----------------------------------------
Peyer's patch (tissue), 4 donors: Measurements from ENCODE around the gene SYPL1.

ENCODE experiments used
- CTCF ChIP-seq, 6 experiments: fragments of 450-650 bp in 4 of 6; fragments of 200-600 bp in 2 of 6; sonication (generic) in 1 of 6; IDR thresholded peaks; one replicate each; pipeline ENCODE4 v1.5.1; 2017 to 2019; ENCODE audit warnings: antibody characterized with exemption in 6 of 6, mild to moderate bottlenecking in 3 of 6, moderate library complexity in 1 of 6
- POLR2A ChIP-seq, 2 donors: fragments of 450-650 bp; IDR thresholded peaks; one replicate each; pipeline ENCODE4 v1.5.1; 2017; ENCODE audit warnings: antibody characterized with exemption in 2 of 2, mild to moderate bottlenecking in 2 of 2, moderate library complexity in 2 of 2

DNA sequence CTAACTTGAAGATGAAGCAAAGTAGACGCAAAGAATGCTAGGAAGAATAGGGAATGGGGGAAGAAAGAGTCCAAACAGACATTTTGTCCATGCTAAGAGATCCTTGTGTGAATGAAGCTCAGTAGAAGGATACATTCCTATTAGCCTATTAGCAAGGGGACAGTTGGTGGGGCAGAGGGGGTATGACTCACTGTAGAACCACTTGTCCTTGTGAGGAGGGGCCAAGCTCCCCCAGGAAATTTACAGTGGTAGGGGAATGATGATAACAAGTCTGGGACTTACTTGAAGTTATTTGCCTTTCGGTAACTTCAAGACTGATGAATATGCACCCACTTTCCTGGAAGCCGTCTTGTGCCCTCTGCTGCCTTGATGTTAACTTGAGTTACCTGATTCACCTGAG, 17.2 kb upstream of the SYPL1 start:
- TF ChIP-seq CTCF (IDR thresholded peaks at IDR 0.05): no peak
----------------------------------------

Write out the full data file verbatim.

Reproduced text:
Peyer's patch (tissue), 4 donors: Measurements from ENCODE around the gene SYPL1.

ENCODE experiments used
- CTCF ChIP-seq, 6 experiments: fragments of 450-650 bp in 4 of 6; fragments of 200-600 bp in 2 of 6; sonication (generic) in 1 of 6; IDR thresholded peaks; one replicate each; pipeline ENCODE4 v1.5.1; 2017 to 2019; ENCODE audit warnings: antibody characterized with exemption in 6 of 6, mild to moderate bottlenecking in 3 of 6, moderate library complexity in 1 of 6
- POLR2A ChIP-seq, 2 donors: fragments of 450-650 bp; IDR thresholded peaks; one replicate each; pipeline ENCODE4 v1.5.1; 2017; ENCODE audit warnings: antibody characterized with exemption in 2 of 2, mild to moderate bottlenecking in 2 of 2, moderate library complexity in 2 of 2

DNA sequence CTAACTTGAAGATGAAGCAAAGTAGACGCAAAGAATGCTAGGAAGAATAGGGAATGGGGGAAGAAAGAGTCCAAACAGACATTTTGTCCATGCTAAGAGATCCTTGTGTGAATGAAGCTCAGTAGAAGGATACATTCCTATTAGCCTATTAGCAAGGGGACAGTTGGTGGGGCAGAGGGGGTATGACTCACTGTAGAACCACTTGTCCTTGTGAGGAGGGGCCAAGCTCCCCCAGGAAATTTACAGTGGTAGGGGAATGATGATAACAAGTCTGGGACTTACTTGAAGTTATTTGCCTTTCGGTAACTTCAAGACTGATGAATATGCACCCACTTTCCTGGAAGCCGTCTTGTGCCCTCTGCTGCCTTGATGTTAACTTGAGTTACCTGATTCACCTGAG, 17.2 kb upstream of the SYPL1 start:
- TF ChIP-seq CTCF (IDR thresholded peaks at IDR 0.05): no peak